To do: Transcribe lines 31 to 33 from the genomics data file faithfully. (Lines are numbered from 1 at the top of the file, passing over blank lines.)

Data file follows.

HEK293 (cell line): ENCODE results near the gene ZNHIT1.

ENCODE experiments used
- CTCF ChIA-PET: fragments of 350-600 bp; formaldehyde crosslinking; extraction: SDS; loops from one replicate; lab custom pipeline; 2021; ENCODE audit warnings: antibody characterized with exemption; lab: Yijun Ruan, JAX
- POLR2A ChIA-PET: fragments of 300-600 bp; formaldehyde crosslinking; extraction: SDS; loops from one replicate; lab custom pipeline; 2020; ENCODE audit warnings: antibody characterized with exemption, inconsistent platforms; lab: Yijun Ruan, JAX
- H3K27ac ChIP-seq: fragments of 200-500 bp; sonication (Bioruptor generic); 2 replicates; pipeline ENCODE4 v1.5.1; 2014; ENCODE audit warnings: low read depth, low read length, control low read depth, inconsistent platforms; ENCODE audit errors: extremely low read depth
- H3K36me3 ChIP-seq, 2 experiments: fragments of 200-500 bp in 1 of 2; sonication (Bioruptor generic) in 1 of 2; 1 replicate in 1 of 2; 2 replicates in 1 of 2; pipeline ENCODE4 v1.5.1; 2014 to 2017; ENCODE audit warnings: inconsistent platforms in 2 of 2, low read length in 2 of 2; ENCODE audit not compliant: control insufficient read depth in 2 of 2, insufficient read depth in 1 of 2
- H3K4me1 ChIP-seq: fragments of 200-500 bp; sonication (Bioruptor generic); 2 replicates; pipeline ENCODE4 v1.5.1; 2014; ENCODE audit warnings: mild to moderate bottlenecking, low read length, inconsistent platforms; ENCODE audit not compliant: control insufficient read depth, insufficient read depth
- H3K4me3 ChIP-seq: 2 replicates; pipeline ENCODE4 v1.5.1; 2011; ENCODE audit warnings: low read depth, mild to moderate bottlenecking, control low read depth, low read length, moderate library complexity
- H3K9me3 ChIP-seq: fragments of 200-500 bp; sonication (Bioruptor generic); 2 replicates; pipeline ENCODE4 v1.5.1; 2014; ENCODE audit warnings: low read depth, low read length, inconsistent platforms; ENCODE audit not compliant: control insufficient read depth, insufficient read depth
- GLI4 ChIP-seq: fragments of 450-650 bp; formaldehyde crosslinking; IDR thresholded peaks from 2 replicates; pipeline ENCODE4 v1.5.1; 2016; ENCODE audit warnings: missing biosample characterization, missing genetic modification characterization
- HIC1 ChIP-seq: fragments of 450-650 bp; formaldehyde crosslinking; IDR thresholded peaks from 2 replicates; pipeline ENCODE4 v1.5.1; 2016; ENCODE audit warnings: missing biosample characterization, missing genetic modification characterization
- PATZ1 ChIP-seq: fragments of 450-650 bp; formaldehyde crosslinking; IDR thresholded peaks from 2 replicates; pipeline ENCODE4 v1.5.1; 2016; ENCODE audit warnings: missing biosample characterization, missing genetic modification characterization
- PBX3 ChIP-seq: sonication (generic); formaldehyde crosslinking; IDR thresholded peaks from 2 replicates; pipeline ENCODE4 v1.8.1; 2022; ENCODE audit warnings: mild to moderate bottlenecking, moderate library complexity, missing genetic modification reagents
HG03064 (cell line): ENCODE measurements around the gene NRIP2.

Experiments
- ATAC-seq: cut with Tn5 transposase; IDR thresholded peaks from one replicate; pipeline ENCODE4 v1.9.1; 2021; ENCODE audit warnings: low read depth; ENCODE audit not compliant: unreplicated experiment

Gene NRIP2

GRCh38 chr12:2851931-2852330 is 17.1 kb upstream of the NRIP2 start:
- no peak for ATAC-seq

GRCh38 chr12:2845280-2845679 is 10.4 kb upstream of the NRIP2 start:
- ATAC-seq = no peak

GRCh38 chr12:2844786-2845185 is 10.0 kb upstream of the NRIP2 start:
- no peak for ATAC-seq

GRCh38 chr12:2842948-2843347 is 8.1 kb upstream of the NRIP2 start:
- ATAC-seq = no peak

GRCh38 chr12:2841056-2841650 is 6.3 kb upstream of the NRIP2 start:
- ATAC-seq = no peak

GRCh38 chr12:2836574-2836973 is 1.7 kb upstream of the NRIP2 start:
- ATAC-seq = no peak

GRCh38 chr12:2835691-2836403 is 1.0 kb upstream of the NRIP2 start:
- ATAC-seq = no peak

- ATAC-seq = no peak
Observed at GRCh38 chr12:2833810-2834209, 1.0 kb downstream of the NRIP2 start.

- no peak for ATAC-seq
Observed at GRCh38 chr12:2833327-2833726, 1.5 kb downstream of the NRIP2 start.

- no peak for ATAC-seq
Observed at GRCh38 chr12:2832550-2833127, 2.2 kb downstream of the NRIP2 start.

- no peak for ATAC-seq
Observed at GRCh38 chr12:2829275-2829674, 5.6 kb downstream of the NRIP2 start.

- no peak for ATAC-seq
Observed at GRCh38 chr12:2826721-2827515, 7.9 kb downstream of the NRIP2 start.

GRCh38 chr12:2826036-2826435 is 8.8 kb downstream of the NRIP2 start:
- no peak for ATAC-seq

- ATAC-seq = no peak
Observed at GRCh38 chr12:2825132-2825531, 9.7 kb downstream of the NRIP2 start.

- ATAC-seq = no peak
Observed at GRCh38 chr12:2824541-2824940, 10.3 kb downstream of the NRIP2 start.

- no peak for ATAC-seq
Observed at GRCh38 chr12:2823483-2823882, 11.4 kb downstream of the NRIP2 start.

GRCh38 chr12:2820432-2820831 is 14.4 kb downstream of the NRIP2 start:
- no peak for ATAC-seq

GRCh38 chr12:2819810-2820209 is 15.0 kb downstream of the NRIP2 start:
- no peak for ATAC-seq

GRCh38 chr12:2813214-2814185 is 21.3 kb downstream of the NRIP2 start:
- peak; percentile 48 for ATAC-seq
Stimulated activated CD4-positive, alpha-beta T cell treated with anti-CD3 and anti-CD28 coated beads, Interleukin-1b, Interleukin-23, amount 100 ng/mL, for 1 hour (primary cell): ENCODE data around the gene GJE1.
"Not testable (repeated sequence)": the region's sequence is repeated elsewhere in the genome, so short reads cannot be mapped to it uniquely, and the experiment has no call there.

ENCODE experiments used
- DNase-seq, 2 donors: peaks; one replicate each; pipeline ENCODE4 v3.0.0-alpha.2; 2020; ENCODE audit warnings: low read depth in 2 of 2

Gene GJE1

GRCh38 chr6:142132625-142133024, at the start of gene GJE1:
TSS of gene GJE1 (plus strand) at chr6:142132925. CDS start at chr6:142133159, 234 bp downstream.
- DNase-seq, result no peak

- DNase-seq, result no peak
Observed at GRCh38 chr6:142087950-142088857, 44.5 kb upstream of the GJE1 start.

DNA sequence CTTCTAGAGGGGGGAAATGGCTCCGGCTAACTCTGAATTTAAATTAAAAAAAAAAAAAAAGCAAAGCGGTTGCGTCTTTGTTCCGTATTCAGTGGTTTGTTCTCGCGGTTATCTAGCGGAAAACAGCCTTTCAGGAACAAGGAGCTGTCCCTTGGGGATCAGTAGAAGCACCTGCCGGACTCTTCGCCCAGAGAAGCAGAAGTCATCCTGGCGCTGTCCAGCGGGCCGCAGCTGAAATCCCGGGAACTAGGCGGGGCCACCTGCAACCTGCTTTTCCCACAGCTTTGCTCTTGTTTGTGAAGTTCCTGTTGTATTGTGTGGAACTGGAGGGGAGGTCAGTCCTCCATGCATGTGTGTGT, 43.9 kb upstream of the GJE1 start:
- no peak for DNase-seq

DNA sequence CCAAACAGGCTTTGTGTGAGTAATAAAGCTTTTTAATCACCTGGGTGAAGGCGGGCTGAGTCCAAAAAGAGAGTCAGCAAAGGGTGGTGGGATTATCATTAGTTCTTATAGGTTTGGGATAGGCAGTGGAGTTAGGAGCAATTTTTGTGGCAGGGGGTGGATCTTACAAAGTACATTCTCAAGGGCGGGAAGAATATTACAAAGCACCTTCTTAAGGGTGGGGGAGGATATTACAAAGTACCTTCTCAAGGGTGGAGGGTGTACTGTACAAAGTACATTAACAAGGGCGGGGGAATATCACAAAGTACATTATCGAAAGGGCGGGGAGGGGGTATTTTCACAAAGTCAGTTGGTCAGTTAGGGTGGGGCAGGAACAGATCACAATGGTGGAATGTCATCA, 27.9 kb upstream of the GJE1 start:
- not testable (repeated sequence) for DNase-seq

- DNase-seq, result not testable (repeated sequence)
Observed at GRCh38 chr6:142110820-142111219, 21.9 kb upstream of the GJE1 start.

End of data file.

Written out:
- ATAC-seq = no peak

- ATAC-seq = no peak
Observed at GRCh38 chr12:2833810-2834209, 1.0 kb downstream of the NRIP2 start.